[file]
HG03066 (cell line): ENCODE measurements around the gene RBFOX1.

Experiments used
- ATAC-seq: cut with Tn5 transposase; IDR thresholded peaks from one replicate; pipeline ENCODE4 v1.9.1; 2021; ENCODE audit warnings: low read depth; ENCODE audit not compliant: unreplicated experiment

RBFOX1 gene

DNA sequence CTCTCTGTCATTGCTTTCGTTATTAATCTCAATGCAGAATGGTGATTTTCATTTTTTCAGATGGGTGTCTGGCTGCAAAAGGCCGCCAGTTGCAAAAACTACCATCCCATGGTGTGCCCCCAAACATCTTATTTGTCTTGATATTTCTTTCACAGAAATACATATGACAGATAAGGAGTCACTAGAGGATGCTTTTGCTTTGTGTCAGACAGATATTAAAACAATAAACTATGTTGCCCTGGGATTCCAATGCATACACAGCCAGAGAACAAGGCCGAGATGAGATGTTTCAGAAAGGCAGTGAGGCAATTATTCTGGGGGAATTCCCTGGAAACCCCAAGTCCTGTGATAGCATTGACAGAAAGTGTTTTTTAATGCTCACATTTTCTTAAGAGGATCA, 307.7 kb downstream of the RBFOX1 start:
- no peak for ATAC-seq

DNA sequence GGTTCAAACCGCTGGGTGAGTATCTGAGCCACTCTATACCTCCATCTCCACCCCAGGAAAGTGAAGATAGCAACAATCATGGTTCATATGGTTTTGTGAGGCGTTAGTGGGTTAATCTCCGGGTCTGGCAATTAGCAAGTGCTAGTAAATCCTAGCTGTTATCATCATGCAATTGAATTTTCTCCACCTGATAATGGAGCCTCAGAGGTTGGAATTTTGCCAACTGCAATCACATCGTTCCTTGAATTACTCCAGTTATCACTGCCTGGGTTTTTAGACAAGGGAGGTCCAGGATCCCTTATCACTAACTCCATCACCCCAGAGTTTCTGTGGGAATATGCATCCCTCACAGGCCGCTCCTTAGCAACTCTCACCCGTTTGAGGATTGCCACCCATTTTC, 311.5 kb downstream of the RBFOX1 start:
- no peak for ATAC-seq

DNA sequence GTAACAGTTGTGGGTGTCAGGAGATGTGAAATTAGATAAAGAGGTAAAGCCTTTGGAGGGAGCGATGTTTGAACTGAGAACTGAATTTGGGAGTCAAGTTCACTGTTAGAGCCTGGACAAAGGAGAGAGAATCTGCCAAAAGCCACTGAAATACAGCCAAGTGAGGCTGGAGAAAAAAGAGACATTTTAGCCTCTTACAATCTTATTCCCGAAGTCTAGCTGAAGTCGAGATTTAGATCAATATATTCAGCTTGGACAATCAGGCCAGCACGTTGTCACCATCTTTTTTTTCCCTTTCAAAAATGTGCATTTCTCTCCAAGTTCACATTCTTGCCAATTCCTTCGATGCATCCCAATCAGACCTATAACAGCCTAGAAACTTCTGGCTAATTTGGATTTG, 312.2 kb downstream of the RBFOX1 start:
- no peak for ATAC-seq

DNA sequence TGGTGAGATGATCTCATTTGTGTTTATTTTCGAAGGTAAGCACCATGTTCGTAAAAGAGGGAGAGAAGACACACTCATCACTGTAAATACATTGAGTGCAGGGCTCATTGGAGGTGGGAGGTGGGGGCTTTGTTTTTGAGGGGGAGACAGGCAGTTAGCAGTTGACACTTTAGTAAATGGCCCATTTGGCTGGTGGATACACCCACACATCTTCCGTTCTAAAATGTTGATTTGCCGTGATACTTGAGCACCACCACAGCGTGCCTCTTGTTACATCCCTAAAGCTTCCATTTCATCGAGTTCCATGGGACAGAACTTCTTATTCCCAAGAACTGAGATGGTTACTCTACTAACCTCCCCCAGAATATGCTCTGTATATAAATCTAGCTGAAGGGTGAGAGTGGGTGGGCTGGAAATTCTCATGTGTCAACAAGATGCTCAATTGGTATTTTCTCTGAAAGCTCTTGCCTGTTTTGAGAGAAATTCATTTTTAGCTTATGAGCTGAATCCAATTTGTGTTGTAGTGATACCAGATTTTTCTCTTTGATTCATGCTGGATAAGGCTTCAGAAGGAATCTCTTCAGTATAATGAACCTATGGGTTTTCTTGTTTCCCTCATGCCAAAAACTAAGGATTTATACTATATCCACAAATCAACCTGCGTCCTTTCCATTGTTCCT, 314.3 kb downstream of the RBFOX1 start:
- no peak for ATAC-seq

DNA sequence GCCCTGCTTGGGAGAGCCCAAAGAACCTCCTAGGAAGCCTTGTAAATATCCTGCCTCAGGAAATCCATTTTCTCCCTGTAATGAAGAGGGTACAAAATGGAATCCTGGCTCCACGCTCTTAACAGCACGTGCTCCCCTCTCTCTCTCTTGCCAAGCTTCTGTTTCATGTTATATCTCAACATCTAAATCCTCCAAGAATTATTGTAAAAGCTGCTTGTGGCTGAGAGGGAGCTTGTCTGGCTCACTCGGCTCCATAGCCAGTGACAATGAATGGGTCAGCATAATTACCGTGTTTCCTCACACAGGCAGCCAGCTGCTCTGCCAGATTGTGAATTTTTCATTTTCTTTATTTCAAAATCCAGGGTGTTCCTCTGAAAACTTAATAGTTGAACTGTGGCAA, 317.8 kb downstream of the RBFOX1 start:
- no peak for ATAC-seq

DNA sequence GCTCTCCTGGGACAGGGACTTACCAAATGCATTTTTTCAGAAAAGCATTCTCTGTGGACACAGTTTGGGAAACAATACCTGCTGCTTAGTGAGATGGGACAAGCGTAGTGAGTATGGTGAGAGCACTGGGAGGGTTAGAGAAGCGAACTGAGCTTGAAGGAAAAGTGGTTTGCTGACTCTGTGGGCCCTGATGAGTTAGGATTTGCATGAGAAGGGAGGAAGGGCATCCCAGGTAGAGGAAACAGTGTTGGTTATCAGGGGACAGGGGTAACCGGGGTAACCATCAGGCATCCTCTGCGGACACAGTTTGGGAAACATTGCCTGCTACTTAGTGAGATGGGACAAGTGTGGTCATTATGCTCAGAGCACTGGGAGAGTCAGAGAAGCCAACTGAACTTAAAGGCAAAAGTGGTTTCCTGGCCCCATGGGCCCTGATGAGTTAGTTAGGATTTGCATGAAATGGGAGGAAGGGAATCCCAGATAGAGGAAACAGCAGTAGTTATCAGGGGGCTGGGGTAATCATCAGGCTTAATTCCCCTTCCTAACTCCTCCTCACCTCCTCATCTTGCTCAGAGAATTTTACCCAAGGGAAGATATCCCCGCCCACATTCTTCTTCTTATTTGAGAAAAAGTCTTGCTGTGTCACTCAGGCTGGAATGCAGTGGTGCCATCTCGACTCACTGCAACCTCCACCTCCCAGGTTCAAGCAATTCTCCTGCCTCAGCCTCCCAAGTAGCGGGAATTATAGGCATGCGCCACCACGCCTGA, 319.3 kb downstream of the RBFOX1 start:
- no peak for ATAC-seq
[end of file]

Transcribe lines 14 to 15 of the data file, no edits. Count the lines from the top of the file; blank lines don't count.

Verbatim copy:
- no peak for ATAC-seq

DNA sequence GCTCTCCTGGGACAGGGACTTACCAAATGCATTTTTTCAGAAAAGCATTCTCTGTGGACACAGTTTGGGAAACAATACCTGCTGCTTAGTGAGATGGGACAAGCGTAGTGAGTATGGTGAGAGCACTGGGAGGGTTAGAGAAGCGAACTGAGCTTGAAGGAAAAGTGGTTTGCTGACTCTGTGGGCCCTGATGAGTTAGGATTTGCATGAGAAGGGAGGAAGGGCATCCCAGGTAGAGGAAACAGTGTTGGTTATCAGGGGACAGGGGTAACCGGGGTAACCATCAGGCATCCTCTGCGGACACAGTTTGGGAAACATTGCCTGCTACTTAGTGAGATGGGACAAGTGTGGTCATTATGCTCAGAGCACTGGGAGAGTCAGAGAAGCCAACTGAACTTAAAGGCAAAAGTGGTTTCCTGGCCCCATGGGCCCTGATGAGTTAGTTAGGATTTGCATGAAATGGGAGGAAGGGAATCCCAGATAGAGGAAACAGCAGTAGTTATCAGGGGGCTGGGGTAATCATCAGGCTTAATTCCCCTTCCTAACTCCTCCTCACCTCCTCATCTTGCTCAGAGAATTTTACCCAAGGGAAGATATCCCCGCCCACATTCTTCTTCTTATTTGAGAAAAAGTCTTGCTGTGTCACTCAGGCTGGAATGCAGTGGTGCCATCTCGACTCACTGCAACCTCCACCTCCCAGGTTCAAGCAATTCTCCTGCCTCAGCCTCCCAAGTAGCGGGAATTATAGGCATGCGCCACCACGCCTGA, 319.3 kb downstream of the RBFOX1 start: